The men’s winning time broke a 20-year-old course record set by Washington in the 1997 Cal dual regatta of 5:30.0. The women’s performance broke the 30-year-old record set by the Soviet Union national team in the 1987 Windermere Cup of 6:11.73.

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Sprinting down the Montlake Cut course as if they had motors instead of oars, University of Washington men’s and women’s varsity crews set course records Saturday in winning Windermere Cup feature races.

The Husky men covered the 2,000-meter course in 5 minutes, 27.48 seconds, finishing far ahead of the Shanghai, China men’s team that was clocked in 5:45.36.

The UW women won in 6:07.03. The Huskies’ second varsity eight was runner-up in 6:18.12, and the Shanghai visitors were third in 6:37.23.

The course that starts on Lake Washington then enters the Montlake Cut has been used by UW rowing teams since the 1970s.

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The men’s winning time broke a 20-year-old course record set by Washington in the 1997 Cal dual regatta of 5:30.0. The women’s performance broke the 30-year-old record set by the Soviet Union national team in the 1987 Windermere Cup of 6:11.73.

“For a record to stay that long on the Cut, it is a surprise to me that they broke it,” said UW women’s coach Yasmin Farooq. “However, I will say that we had two highly motivated eights that were on the course today. So they were throwing everything they had at it.”

The impressive performances come two weeks after both UW varsity boats lost to archrival California on the Montlake Cut. The Huskies get a chance for revenge next weekend at the Pac-12 championships on Lake Natoma outside Sacramento and then will see the Bears again at national-championship regattas.

The UW crews benefited from a huge partisan crowd on hand for the Seattle spectacle of the Windermere Cup Regatta followed by the annual yacht parade to herald the opening of boating season.

Men’s coxswain Stuart Sim said the perfect racing conditions of a cool temperature (low 50s) and negligible wind combined with the enthusiastic crowd as factors in the victory.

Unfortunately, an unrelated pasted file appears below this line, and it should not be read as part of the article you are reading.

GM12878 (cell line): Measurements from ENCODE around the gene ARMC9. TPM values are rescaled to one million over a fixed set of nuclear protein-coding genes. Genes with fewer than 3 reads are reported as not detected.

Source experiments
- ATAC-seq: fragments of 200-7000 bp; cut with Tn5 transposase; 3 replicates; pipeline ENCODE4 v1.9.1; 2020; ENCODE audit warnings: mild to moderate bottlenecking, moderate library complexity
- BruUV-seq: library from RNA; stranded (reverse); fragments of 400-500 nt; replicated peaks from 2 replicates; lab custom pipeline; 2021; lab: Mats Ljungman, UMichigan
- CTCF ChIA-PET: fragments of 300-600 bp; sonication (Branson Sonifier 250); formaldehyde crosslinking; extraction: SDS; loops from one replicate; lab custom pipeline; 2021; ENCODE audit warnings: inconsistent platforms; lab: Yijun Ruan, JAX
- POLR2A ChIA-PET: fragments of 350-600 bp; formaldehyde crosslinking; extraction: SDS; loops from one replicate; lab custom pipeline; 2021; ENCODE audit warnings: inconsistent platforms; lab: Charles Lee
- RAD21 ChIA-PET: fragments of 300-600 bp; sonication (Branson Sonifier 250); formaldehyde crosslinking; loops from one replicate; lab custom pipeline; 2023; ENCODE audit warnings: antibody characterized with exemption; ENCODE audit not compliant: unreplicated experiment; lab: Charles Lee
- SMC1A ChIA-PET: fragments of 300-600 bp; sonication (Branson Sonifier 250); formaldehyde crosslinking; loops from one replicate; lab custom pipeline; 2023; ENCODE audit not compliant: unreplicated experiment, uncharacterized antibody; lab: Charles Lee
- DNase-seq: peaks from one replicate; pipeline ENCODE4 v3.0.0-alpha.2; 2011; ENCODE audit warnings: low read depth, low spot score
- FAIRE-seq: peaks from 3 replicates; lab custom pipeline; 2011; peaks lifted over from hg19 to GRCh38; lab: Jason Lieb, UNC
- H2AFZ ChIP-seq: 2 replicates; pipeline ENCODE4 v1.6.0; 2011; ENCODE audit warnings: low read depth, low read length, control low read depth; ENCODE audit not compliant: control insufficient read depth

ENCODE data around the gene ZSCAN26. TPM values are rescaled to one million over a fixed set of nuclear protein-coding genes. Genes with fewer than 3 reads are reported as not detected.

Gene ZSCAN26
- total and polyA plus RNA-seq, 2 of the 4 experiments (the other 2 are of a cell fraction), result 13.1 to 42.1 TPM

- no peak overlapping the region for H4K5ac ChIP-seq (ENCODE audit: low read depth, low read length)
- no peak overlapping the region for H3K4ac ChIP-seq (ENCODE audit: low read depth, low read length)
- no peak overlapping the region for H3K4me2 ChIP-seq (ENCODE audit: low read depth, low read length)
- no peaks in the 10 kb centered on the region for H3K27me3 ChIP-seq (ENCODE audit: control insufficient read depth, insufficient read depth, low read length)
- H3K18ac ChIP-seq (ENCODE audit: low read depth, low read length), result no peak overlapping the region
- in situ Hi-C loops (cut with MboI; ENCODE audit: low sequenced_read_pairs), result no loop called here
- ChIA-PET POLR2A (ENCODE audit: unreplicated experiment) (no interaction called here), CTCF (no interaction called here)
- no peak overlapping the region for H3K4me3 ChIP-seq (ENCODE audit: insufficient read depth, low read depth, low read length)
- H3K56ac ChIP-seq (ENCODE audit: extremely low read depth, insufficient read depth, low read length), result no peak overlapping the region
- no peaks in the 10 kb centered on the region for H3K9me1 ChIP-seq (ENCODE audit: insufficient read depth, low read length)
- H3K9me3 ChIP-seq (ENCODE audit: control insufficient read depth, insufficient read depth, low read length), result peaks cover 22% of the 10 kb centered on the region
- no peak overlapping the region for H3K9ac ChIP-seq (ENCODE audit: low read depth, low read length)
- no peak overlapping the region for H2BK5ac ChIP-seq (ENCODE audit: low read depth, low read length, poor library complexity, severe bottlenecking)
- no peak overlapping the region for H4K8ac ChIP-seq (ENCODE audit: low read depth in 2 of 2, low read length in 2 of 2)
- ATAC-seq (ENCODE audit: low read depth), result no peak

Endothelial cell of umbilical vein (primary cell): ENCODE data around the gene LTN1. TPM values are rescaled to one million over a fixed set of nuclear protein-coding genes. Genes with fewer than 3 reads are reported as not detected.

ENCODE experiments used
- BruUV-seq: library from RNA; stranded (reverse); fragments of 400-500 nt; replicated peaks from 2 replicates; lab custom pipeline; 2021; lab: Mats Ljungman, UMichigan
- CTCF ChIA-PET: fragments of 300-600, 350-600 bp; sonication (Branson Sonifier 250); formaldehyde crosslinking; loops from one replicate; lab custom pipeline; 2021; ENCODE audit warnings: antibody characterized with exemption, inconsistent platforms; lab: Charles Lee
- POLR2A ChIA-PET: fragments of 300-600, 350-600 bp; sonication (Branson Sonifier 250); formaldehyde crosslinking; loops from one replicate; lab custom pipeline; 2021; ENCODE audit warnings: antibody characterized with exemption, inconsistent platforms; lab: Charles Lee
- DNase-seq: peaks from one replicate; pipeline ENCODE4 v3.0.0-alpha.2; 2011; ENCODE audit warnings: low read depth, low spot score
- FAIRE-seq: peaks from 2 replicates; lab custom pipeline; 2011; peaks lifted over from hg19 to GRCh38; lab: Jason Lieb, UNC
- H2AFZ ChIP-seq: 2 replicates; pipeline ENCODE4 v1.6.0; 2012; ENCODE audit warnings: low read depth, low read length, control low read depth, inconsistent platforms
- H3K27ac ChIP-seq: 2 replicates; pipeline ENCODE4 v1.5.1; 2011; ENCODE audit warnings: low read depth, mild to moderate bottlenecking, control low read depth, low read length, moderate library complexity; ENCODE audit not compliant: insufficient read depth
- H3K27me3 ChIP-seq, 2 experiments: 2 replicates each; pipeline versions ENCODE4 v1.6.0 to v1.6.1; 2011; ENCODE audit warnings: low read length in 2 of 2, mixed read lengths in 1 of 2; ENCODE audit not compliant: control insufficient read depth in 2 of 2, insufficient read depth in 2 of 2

“The crowd certainly got us through the last 500 (meters),” he said. “It was the crowd that got the record.” The quest for the record was the only suspense left in the race after the first 1,500 meters as the Huskies led by 19 seconds.

Farooq had made five changes in her varsity boat since the loss to Cal, where the Bears had taken over at 1,000 meters.

“We’ve been working really hard on a complete race,” Farooq said. She got it Saturday.

UW men’s coach Mike Callahan promoted Dutch freshman Bram Schwarz to the varsity stroke seat and had Swiss senior bow Gugliemo Carcano switch from port to starboard for the race against the Shanghai rowers.

“It’s a group that’s really now maturing and finding speed in a lot of places,” Callahan said. “The hard work we did over the winter is starting to pay off. It’s a fun group to coach right now with all the progress we’re making. … We feel pretty confident going into the Pac-12s.”

Women’s varsity coxswain Phoebe Marks-Nicholes said the Huskies didn’t know what kind of competition the Chinese would provide and concentrated on rowing well instead of worrying about the opponent. She said the UW second varsity eight “pushed us,” especially early in the race.

Marks-Nicholes said it was special to set a record on a day when some other Washington crews of years ending in “7” were honored. UW men’s and women’s crews of 2007 won national championships and the 1977 men’s crew was victorious at the famous Henley Regatta in England.

In addition to the UW varsity boats winning, Husky entries won every race in which they were entered and did it by open-water margins.

Note

• This was the third time a crew from China has been the featured foreign opponent. Crews from 17 nations have been featured opponents over the years.